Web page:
road.cc test report
Make and model: Cyclite Men's Hardshell jacket
Size tested: Charcoal, Medium
Tell us what the product is for, and who it's aimed at. What do the manufacturers say about it? How does that compare to your own feelings about it?
"CycLite jackets are gear for serious cyclists, whether they be racers or commuters. Each jacket features two 24-micron-thin Electro-luminescent Lamps that are completely flexible, virtually weightless and highly durable. Fabric is a robust, supple and stretch barrier (breathable) for the daily commute yet lightweight enough for high mileage riders". Couldn't agree more.
Tell us some more about the technical aspects of the product?
300+ hrs before changing 2 'AAA' Batteries (Managed 293hrs from those supplied)
3M™ Scotchlite™ Protective Accents
Lightweight + Activity-specific Tailoring
Durable + Weatherproof Battery Casings
Hidrocell 2.5 Layer Breathable Stretch Fabric
Breathable Hidrocell 2.5 Layer
100% wind + waterproof
PE with functional property10,000/6,000 (mm/gr)
Tell us how the product performed overall when used for its designed purpose
Combining high end materials with removable electro-luminescent The combination of material and lighting technology used on the Cyclite equates to a super dependable jacket for most types of riding. Rough enough for the trail, yet smart enough of the bike its pretty much a winner on evey level. Factory-fitted AAA cells managed 293hrs before expiring-seven odd shy of the 300 quoted but I'm confident their premium replacements will exceed this.
Tell us what you particularly liked about the product
Waterproof, breathable fabrics, subtle colours and removable electrics permitting machine washed when it starts looking and smelling the wrong side of lived-in which is on it's own is a major advantage over the Provis jacket I tested recently
Tell us what you particularly disliked about the product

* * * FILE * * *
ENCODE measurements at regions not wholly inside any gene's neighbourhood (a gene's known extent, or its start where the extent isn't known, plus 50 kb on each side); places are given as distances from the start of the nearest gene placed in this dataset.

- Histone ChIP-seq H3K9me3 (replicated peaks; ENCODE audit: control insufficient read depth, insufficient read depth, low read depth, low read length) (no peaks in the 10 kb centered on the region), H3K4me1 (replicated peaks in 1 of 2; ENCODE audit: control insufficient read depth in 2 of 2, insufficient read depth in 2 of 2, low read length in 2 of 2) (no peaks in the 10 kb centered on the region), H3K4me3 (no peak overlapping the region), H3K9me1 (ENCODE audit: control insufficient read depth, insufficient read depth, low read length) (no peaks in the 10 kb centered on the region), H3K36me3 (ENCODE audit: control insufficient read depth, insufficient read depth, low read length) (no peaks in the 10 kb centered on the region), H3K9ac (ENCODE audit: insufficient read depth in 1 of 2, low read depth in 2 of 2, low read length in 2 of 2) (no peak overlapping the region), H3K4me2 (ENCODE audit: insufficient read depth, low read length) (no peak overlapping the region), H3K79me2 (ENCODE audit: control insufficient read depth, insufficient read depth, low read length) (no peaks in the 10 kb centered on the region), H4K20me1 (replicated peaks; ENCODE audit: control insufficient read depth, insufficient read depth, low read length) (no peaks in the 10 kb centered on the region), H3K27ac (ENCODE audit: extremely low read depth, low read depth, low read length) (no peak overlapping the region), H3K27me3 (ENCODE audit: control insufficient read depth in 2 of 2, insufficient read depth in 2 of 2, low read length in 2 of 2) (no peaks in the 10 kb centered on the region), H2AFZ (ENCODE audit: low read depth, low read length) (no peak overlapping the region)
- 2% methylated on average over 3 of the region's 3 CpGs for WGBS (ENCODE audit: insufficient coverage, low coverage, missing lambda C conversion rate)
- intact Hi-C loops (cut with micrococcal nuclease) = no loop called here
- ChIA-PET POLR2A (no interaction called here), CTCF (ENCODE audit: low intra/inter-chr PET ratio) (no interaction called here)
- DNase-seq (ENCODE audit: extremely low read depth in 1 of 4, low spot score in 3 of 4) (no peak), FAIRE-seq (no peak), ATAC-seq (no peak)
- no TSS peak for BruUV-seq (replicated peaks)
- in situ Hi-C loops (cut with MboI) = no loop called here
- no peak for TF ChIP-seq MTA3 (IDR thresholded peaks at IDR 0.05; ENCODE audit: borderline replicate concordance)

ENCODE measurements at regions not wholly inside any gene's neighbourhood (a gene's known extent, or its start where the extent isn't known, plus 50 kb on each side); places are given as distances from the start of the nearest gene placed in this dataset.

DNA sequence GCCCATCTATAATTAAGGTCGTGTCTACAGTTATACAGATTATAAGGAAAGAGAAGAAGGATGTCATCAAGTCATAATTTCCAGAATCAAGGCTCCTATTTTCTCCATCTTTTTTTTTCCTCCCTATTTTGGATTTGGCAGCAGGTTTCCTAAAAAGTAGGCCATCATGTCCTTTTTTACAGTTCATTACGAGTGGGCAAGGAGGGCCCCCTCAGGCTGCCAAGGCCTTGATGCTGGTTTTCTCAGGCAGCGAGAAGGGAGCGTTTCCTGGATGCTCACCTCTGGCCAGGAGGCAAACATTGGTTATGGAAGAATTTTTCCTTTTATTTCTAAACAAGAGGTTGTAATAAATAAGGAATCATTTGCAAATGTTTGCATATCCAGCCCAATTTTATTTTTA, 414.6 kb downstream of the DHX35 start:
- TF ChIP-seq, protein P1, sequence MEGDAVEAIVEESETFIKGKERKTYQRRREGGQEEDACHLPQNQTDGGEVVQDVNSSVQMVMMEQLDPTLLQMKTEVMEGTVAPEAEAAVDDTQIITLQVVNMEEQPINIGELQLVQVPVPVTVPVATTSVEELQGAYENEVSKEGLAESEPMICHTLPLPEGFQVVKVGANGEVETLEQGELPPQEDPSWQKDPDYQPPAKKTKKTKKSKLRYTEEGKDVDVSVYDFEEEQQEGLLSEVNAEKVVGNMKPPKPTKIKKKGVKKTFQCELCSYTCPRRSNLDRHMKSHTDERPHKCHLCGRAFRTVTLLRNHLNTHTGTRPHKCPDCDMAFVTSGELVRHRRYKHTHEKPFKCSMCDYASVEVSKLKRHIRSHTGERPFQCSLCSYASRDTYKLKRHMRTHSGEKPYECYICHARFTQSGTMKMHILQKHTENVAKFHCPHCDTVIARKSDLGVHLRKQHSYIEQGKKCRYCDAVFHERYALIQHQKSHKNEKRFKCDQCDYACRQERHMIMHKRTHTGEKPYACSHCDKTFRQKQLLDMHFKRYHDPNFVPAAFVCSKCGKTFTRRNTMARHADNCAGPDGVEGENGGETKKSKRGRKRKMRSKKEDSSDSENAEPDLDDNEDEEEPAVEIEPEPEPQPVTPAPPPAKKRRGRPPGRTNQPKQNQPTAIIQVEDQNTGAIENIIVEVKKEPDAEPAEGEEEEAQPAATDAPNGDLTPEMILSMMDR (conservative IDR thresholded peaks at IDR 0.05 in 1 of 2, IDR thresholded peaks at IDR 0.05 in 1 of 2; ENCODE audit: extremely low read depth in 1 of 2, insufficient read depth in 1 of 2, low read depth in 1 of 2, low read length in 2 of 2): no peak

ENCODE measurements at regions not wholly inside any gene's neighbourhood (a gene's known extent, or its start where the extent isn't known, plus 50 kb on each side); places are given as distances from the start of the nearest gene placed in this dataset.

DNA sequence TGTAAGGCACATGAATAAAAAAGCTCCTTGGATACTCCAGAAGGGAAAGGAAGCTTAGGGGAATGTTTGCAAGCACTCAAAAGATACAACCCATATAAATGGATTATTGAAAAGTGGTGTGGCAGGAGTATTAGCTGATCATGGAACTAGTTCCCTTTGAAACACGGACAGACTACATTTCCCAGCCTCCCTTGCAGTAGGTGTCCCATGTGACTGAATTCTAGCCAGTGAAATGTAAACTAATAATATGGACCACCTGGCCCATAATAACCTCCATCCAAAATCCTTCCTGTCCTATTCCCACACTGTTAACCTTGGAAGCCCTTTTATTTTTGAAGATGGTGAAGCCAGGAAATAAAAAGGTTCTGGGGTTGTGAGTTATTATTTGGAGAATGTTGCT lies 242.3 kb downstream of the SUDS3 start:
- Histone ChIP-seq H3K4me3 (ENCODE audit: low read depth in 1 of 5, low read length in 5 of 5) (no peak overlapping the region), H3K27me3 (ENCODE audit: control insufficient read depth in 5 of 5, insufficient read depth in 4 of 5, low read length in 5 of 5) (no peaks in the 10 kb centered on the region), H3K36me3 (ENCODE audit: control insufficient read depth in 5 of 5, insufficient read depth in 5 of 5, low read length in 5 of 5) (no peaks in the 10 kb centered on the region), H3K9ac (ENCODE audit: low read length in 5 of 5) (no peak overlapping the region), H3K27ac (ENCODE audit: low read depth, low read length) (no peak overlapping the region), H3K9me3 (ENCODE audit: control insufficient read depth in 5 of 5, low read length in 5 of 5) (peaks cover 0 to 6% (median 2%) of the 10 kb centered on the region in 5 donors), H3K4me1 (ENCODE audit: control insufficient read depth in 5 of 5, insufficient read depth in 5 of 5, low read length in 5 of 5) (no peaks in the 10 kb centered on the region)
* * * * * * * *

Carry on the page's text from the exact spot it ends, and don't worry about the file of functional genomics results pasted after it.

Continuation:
Nothing, although sizing has only passing affinity with reality if our test sample is anthing to go by you might want to go not one but two sizes down from your usual.
Did you enjoy using the product? Yes
Would you consider buying the product? Yes
Would you recommend the product to a friend? Without hesitation
About the tester
Age: 38 Height: 1m 81 Weight: 70 kilos
I usually ride: Rough Stuff Tourer Based around 4130 Univega mtb Frameset My best bike is: 1955 Holdsworth Road Path and several others including cross & traditional road
I've been riding for: Over 20 years I ride: Most days I would class myself as: Experienced
I regularly do the following types of riding: cyclo cross, commuting, touring, fixed/singlespeed, mtb,
Shaun Audane is a freelance writer/product tester with over twenty-eight years riding experience, the last twelve (120,000 miles) spent putting bikes and kit through their paces for a variety of publications. Previous generations of his family worked at manufacturing's sharp end, thus Shaun can weld, has a sound understanding of frame building practice and a preference for steel or titanium framesets.
Citing Richard Ballantine and an Au pair as his earliest cycling influences, he is presently writing a cycling book with particular focus upon women, families and disabled audiences (Having been a registered care manager and coached children at Herne Hill Velodrome in earlier careers)